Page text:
Detailed geometry is the point wherein the knowledge of the stars differs and distinguishes itself from other mantic systems. Yet, the astrological conception altogether isn't just a reflection of the firmament's given or observed facts: the horoscope is a sort of a typification, a stylized model of astronomical realities. By it all heavenly bodies become related to the ecliptic – their actual declination or latitude doesn't really matter. And the ecliptic is not depicted as an ellipse but as a perfect (Platonic) circle. It is criteria like proportion and symmetry that are decisive in astrology's system. (Kepler deserves the greatest accolades because of his sublime geometrical and harmonic explanation of the astrological aspects.) For aesthetical and theoretical reasons the Sun's annual path has been divided into twelve equal – ideal, not real – parts of exactly 30º. Similarly the earth's rotation has been dealt with: every day is seen to consist of twelve phases or houses (of approximately two hours). These duodecimal systems mathematically are composed of "three times four". In general, the figure "four" stands for structural categories of being, i.e. the elements and quadrants. And the figure "three" signifies dynamics — cardinal, fixed and mutable (houses or signs); Doebereiner's triple-step evolution (jumping from the third to the first quadrant, going on to the second and finally reaching the fourth) is another illustration of this numeral's inherent energetic moment and drive.

Whenever in a beginners' course a student of astrology counts a chart's weight of the elements, this is already an engagement in astrology's specific geometry. Whenever we simply differentiate the planets' distribution dualistically – regarding east and west (of the meridian), above or below (of the horizon), positive-negative, active or passive – this is already the gate to interpretation. For in astrological thinking these simple numerical categories (one, two, three, four…) are each coupled with certain meanings. Let's consider this paradigm's links and further implications:

First of all, there's a great closeness to the traditional esoteric systems. Alchemy and the Kabala especially use similar symbols; they also explicitly refer to the mythical Hermes Trismegistos and his doctrine "as above, so below". To historians this isn't astonishing at all: both astrology and esoteric thought were integral parts of syncretism; the Mesopotamian astral cult and the gnosis reached Europe together. The Hellenes succeeded in decisively systematizing the oracle of the stars; yet, despite their mental penetration astrology remained a mantic tool – it still was and still is a method essentially based on interpretation, one that depends on some attribution of sense and meaning to the constellations. (By the way, every thorough examination of the belief in the stars cannot help but extensively honor its long history and tradition; on the other hand, being aware of your origin is also a precondition to knowing who you are – and where to go.)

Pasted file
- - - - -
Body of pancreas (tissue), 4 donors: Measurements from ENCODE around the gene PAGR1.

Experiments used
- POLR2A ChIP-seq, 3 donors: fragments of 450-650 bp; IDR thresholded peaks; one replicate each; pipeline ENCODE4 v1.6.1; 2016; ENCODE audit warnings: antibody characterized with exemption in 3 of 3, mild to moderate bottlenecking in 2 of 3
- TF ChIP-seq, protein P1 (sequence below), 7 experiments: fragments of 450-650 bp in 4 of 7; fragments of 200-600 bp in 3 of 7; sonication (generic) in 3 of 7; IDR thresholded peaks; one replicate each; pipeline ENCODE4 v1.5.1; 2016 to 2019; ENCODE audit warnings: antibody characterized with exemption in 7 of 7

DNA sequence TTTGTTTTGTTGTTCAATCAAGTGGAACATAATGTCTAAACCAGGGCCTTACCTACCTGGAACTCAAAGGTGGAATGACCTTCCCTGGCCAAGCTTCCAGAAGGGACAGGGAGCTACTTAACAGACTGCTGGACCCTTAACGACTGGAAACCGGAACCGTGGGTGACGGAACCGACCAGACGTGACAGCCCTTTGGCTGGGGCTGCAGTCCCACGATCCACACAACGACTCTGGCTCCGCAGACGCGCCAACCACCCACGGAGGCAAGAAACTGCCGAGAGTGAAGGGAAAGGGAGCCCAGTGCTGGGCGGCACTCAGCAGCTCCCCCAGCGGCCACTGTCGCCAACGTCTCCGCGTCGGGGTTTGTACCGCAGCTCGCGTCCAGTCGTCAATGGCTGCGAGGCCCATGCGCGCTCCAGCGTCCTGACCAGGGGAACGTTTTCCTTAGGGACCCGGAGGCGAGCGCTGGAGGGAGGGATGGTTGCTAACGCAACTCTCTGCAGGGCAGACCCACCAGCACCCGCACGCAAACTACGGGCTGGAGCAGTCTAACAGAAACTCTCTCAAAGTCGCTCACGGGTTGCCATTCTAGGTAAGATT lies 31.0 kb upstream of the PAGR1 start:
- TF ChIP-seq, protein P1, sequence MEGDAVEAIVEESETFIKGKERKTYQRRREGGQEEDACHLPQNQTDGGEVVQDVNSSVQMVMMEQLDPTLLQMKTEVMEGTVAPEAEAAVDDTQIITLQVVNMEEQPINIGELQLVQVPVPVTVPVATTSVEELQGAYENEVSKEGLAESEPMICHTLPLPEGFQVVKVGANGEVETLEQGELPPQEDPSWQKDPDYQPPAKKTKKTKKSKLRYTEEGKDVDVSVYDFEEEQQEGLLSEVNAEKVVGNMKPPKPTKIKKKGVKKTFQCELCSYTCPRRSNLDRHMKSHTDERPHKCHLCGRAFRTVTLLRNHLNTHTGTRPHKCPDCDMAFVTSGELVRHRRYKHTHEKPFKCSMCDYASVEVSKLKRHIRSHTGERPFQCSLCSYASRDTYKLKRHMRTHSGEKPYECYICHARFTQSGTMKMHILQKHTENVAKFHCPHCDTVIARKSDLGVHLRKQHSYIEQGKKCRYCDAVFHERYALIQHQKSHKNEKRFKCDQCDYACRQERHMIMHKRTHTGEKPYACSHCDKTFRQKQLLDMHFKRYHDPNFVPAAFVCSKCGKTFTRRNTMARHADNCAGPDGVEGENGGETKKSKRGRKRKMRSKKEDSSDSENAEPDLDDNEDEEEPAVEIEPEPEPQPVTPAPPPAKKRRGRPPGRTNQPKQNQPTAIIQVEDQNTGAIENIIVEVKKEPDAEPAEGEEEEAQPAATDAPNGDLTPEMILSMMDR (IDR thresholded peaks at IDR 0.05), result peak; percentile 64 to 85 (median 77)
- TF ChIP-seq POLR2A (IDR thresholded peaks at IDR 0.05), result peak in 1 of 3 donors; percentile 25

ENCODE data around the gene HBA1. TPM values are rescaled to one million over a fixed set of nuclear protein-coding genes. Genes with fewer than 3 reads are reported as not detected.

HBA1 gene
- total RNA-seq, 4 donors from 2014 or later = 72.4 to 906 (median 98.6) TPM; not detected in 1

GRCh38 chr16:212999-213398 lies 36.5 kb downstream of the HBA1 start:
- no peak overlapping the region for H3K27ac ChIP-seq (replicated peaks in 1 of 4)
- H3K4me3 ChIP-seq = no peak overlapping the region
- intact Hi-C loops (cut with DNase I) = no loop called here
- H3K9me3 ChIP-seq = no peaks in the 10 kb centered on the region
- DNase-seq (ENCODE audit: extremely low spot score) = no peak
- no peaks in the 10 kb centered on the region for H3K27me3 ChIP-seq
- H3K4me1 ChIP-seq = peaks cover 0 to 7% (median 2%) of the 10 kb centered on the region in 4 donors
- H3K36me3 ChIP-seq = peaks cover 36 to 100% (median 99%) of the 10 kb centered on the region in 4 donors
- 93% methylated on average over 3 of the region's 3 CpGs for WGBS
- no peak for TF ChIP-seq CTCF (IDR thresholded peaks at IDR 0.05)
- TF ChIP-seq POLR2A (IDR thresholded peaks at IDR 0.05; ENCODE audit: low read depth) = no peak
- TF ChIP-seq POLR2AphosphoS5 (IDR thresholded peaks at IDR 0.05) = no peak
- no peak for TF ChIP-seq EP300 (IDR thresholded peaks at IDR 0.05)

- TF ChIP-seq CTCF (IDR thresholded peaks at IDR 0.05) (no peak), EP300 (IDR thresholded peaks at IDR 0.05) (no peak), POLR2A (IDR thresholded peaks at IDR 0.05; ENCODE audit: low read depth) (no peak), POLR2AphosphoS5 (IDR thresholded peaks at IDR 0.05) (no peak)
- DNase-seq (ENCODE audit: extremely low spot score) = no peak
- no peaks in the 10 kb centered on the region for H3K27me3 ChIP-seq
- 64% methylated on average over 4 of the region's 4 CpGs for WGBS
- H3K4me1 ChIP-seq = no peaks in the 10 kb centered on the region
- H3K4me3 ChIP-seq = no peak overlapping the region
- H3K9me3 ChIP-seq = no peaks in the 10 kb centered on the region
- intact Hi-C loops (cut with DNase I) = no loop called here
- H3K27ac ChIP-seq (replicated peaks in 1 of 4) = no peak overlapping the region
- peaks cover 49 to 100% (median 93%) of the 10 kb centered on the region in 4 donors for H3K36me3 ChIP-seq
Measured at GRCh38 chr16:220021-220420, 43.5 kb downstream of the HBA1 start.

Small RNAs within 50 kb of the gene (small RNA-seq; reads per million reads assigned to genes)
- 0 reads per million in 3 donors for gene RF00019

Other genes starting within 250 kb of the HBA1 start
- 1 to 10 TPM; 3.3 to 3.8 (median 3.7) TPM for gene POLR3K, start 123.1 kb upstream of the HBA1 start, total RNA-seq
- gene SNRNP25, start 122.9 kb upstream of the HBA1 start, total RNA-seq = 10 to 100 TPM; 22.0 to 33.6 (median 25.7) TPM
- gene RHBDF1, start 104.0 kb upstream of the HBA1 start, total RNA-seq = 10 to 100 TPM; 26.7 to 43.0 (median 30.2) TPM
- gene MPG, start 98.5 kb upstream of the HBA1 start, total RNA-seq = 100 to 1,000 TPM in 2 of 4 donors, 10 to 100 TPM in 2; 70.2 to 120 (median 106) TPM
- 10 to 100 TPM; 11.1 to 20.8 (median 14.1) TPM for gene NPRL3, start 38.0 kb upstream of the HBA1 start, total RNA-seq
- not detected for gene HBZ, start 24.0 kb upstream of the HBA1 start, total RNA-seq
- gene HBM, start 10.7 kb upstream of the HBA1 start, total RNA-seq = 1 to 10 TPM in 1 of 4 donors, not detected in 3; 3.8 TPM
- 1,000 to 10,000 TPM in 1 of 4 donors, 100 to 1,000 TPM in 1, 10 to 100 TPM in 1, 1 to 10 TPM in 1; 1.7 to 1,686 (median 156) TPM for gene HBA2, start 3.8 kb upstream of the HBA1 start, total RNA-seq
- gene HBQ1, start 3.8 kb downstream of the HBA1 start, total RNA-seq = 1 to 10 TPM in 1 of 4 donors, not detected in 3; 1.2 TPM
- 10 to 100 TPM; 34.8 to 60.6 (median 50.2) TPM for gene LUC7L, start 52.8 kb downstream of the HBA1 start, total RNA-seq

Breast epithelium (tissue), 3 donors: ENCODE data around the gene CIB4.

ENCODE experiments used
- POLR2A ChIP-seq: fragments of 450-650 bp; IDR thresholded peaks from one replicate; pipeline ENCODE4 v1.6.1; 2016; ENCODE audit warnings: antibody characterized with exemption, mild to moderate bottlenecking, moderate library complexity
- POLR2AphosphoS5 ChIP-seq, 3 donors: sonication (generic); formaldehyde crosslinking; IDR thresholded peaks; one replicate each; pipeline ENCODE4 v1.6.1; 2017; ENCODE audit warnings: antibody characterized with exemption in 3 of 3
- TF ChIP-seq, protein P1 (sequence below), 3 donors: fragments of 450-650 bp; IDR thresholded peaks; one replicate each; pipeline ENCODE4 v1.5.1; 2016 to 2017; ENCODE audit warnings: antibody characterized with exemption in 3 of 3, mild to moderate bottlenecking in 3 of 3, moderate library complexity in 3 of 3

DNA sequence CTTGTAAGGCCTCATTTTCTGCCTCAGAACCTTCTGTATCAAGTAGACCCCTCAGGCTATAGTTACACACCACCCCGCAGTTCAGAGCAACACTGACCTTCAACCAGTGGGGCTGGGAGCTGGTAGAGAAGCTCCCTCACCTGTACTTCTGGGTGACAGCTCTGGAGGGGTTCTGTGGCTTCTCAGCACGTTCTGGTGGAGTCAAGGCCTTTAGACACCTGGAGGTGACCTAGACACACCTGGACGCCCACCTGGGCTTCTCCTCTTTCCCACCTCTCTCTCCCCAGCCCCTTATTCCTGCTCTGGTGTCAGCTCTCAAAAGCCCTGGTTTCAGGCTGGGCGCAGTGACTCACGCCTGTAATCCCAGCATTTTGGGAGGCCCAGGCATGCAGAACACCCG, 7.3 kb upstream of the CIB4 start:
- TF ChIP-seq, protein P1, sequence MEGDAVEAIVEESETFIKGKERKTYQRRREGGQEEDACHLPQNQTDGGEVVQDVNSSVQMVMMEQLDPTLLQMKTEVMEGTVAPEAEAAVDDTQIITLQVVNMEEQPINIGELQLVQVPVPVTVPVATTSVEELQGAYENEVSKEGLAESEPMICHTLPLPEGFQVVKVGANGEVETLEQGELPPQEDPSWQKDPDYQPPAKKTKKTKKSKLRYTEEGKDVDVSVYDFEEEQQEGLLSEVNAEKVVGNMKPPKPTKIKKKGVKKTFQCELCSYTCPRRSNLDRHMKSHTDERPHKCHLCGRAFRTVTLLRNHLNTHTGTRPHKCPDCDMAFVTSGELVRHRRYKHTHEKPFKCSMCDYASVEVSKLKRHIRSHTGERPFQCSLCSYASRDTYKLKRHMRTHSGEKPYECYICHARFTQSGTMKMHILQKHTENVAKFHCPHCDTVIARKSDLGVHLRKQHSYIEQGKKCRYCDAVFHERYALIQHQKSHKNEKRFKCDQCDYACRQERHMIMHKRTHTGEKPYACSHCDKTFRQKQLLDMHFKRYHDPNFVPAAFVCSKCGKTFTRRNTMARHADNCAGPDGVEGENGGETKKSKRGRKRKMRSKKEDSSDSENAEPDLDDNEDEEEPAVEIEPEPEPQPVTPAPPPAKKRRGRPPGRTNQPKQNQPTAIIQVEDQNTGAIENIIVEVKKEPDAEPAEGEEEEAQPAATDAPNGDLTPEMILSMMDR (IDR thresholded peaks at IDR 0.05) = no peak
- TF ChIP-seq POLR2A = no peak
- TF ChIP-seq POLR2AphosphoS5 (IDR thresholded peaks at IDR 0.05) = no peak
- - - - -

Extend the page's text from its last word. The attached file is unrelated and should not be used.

The esoteric philosophy is based on the idea of the Uni Mundi – a kind of a universal magical reality wherein all objects and beings are mysteriously bound together. To modern (scientific) thought this all seems rather indistinct, dreamlike, not to say childish imagination. That ancient conception could be pretty real, though: only archaic ideas like the Unio Magica can explain astrology's laws of cause and effect. Astrology's mechanisms of functioning take place on quite a "primitive", primordial level of creation – a level where body, soul and spirit are still unified; a level where matter and energy/consciousness, character and destiny, the inside and outside world, are not yet differentiated. From psychology's viewpoint this is an area that is deeply (collectively) unconscious; it is a reflective or magical-projective level of being – one in which every (more or less conscious) yearning immediately comes true, as in Bastian's land Phantasia.